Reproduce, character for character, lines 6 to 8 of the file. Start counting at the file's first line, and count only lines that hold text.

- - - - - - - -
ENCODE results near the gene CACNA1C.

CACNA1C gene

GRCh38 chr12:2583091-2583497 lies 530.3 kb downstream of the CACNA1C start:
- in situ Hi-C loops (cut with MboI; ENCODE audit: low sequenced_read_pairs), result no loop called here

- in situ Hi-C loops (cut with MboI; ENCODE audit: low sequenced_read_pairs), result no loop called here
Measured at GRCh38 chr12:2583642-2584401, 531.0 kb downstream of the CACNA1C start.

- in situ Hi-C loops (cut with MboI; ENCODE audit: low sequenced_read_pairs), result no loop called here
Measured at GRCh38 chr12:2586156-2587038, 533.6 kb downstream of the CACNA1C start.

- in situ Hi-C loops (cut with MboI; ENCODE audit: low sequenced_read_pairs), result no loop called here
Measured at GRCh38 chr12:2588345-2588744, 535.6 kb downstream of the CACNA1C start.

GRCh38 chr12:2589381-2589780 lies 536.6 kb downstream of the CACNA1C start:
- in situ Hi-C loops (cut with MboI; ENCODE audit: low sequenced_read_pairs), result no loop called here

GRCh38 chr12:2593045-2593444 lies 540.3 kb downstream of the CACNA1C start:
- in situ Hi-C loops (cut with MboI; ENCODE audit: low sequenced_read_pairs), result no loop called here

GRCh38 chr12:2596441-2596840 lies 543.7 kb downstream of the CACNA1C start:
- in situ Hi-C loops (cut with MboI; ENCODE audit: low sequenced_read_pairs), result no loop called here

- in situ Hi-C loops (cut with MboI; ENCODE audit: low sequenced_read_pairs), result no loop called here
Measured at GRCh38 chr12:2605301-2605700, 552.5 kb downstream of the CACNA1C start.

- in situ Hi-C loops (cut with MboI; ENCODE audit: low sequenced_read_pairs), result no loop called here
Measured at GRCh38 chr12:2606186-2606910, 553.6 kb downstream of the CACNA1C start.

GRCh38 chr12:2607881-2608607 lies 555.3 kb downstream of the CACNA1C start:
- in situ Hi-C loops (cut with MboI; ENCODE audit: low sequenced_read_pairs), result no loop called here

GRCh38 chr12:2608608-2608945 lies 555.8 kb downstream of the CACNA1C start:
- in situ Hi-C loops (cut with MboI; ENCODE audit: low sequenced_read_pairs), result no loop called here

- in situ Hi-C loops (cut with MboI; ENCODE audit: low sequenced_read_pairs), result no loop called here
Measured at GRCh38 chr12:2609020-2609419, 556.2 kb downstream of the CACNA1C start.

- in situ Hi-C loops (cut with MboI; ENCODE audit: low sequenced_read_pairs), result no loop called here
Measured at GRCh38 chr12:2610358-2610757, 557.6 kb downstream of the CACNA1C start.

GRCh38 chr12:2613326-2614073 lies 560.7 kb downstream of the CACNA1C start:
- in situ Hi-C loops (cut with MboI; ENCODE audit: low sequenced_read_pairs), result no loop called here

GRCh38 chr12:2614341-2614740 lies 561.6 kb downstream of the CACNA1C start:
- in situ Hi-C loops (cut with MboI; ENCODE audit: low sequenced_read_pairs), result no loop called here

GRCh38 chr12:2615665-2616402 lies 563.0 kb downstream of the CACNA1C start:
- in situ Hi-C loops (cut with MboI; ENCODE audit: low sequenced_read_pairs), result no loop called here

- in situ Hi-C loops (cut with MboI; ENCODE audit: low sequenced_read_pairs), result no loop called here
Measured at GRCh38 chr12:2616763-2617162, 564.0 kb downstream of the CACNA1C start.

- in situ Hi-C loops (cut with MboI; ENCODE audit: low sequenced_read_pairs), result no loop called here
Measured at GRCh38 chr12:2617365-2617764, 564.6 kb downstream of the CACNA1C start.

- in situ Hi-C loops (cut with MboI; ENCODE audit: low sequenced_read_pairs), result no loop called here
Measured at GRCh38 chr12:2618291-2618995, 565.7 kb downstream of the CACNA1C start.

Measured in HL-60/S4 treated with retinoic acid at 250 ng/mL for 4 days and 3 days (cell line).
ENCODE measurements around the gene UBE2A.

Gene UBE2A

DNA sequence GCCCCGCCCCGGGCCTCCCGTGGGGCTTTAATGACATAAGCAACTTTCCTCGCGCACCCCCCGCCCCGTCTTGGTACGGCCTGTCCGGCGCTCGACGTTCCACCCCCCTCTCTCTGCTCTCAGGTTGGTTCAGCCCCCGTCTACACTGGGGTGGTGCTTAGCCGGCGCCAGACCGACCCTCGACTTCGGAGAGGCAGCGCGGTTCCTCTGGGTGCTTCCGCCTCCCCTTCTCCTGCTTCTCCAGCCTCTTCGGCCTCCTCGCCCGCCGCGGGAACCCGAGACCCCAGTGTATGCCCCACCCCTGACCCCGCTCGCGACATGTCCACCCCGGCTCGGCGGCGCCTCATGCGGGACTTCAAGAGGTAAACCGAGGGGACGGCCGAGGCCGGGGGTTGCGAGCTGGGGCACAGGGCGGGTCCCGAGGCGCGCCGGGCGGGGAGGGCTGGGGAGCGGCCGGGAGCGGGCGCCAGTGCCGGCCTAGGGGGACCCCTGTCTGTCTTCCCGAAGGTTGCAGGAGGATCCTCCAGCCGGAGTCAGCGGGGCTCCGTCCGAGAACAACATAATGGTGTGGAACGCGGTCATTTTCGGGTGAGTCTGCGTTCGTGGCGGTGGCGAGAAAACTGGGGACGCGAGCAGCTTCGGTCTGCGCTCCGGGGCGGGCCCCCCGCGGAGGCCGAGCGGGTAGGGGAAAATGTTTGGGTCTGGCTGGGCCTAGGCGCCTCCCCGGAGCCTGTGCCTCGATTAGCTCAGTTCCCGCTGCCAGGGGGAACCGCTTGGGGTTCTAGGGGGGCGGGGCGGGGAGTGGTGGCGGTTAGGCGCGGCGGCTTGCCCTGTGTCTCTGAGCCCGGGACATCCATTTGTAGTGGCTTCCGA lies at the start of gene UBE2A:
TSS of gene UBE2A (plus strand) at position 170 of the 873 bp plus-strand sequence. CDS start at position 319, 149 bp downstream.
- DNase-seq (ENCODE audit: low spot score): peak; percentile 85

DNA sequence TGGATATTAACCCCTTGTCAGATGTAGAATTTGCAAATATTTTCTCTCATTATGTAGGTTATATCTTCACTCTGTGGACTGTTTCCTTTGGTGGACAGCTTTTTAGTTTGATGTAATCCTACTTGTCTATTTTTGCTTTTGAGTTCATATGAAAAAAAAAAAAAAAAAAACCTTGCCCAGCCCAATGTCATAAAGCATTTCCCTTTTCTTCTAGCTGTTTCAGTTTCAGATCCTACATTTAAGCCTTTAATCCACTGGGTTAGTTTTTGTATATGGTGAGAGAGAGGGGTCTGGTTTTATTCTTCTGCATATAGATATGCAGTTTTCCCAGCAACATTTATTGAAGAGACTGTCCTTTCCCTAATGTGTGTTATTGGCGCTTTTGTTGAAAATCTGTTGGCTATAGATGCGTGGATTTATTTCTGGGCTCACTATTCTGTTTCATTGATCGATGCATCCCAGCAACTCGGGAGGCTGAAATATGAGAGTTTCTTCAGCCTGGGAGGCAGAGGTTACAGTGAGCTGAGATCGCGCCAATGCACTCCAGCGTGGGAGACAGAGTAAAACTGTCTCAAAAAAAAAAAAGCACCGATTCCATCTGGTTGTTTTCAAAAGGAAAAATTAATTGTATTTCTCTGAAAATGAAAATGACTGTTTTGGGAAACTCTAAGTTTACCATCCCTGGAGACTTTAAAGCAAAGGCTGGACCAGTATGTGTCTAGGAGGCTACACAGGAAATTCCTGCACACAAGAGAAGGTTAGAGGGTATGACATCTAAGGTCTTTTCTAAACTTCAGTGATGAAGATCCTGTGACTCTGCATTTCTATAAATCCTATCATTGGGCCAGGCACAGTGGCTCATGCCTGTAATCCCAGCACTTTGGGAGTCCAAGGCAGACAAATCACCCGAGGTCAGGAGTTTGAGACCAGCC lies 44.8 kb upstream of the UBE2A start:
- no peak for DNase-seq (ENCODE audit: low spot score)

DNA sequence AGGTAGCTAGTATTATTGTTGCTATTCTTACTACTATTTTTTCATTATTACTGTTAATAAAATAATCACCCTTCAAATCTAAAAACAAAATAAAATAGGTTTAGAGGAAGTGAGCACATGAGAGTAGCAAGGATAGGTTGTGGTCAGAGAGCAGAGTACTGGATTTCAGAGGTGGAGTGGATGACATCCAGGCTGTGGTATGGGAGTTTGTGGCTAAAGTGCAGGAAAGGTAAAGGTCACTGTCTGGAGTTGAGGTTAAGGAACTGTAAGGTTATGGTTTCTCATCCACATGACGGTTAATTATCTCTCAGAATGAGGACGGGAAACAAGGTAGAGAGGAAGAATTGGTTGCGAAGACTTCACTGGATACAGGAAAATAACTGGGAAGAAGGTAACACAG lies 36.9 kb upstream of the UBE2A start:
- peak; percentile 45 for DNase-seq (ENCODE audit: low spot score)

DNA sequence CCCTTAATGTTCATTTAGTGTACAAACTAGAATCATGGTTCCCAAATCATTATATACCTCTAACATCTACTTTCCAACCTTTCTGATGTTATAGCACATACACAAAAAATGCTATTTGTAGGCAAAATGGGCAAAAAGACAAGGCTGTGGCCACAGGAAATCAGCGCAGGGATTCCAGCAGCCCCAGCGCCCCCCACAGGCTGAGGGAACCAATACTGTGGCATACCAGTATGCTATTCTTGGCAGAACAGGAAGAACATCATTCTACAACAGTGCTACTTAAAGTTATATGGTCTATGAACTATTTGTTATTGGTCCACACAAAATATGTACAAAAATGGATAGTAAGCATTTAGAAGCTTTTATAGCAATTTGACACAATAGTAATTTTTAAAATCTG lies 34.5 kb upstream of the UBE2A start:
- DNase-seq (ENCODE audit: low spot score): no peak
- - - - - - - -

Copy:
Measured at GRCh38 chr12:2583642-2584401, 531.0 kb downstream of the CACNA1C start.

- in situ Hi-C loops (cut with MboI; ENCODE audit: low sequenced_read_pairs), result no loop called here
Measured at GRCh38 chr12:2586156-2587038, 533.6 kb downstream of the CACNA1C start.